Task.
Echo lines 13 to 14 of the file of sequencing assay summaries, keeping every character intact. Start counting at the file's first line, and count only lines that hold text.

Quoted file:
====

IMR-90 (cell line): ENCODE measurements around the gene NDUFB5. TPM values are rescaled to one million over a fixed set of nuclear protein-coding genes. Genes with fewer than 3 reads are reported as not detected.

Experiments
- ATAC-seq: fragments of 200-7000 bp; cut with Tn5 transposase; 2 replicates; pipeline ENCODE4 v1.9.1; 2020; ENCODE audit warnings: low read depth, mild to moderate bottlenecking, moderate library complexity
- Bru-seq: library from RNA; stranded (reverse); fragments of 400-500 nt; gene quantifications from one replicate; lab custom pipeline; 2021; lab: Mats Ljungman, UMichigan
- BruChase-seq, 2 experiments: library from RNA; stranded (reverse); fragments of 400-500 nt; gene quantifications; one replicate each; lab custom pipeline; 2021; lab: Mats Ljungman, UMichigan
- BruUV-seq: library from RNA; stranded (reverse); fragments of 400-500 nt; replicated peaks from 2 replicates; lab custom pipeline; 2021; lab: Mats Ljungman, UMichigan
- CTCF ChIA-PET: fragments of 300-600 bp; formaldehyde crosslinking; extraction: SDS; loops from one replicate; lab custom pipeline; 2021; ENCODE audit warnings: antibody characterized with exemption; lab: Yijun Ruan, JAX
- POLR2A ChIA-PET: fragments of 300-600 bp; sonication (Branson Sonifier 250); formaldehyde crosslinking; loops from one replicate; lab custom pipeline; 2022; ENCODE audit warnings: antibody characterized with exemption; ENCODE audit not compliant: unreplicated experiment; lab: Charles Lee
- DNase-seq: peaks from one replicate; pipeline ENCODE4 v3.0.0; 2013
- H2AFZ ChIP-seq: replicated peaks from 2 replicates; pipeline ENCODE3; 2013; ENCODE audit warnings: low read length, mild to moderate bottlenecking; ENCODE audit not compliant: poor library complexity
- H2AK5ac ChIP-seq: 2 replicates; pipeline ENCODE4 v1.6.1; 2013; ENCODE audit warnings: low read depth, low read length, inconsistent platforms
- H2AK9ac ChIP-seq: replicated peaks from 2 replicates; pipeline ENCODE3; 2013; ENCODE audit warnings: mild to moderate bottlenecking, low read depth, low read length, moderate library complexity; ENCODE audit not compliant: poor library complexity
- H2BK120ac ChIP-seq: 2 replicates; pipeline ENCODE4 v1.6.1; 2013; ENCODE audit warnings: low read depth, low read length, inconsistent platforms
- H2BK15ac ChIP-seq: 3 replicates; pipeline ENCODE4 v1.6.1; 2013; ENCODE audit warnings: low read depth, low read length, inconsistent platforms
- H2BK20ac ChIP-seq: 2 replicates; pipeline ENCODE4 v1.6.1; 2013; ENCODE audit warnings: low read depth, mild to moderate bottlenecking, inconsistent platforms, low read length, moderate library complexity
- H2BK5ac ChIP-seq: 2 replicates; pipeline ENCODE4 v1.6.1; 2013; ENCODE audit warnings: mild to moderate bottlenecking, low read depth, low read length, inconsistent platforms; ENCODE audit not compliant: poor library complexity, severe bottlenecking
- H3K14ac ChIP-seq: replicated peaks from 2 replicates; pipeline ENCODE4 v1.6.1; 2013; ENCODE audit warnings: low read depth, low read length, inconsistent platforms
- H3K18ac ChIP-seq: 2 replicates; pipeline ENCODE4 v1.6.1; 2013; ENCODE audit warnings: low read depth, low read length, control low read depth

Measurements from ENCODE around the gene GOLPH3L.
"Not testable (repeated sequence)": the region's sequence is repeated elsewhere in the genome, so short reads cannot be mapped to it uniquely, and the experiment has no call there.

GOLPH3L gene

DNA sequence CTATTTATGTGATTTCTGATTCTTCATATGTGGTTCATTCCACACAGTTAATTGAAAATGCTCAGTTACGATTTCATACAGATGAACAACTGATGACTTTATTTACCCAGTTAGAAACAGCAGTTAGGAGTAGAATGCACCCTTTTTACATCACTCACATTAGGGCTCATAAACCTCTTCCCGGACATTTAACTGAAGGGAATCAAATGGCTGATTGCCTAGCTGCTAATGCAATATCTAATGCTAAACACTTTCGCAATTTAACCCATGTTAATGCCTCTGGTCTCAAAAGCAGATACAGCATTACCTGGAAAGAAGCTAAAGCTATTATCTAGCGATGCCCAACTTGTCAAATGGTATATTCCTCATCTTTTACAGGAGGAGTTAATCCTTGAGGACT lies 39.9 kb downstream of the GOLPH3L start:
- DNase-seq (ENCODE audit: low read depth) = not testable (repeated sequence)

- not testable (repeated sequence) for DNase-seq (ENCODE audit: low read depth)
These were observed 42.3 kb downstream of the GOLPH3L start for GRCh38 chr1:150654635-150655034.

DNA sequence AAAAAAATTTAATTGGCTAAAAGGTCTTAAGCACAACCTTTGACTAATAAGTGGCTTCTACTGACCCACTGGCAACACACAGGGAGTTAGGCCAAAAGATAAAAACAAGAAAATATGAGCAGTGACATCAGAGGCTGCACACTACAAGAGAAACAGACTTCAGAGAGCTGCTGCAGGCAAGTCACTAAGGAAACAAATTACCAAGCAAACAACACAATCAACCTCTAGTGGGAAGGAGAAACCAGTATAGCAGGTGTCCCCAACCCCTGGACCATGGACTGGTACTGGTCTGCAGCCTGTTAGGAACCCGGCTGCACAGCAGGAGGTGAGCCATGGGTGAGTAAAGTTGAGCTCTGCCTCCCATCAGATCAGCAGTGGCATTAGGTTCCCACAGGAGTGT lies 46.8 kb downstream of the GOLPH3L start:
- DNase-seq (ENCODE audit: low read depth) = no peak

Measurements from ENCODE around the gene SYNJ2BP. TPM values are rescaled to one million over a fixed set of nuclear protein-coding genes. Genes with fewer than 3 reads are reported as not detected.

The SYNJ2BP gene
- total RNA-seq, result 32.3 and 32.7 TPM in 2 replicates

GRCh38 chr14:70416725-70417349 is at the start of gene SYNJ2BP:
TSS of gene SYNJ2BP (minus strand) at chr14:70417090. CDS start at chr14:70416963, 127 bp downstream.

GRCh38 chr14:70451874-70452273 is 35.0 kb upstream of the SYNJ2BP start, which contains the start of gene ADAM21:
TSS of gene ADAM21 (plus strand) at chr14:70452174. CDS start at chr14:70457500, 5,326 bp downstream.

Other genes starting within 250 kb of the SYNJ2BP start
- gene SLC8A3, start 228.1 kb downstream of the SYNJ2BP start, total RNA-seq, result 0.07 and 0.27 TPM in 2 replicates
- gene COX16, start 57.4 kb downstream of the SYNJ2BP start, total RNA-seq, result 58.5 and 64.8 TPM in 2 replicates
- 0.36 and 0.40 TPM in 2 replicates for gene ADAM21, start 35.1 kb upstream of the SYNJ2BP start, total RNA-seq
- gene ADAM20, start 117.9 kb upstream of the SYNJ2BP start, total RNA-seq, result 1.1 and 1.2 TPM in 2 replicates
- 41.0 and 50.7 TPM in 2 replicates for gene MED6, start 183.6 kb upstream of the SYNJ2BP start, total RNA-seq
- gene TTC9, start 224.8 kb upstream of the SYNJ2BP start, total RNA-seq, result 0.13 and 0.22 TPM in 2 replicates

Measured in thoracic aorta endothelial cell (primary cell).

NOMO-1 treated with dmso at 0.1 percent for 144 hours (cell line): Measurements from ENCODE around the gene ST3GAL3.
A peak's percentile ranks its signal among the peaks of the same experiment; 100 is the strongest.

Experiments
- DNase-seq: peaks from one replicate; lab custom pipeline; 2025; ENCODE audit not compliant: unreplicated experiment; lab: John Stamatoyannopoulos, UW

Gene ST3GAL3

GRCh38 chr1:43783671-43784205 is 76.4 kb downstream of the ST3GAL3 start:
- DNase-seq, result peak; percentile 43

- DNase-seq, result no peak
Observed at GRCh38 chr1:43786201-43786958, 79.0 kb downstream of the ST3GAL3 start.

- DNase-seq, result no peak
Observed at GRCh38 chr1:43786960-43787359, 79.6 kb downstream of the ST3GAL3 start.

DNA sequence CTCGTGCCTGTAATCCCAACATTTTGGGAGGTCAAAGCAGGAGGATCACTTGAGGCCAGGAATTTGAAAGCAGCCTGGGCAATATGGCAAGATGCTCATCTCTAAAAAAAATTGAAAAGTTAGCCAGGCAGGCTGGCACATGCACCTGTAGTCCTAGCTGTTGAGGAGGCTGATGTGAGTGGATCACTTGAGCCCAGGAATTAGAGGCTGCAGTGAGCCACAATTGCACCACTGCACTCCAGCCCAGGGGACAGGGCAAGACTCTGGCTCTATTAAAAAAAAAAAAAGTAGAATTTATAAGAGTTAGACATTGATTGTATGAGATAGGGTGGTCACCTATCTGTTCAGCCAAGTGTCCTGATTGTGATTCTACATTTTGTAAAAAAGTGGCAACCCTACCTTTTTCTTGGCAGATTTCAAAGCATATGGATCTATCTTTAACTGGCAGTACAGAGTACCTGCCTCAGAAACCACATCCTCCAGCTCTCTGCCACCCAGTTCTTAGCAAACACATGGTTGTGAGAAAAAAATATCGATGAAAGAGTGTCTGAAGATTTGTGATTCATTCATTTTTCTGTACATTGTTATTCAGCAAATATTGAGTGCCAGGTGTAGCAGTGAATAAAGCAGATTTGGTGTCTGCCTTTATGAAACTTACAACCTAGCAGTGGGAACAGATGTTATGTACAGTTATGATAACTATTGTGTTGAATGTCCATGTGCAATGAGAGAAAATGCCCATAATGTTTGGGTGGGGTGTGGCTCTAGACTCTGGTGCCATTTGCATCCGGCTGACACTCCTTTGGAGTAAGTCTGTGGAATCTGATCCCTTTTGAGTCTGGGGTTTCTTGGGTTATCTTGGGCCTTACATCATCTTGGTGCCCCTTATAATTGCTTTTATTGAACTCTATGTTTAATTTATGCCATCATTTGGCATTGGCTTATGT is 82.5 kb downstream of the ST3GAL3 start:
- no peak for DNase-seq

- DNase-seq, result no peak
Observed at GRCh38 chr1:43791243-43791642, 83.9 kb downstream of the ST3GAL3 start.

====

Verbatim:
- H2BK120ac ChIP-seq: 2 replicates; pipeline ENCODE4 v1.6.1; 2013; ENCODE audit warnings: low read depth, low read length, inconsistent platforms
- H2BK15ac ChIP-seq: 3 replicates; pipeline ENCODE4 v1.6.1; 2013; ENCODE audit warnings: low read depth, low read length, inconsistent platforms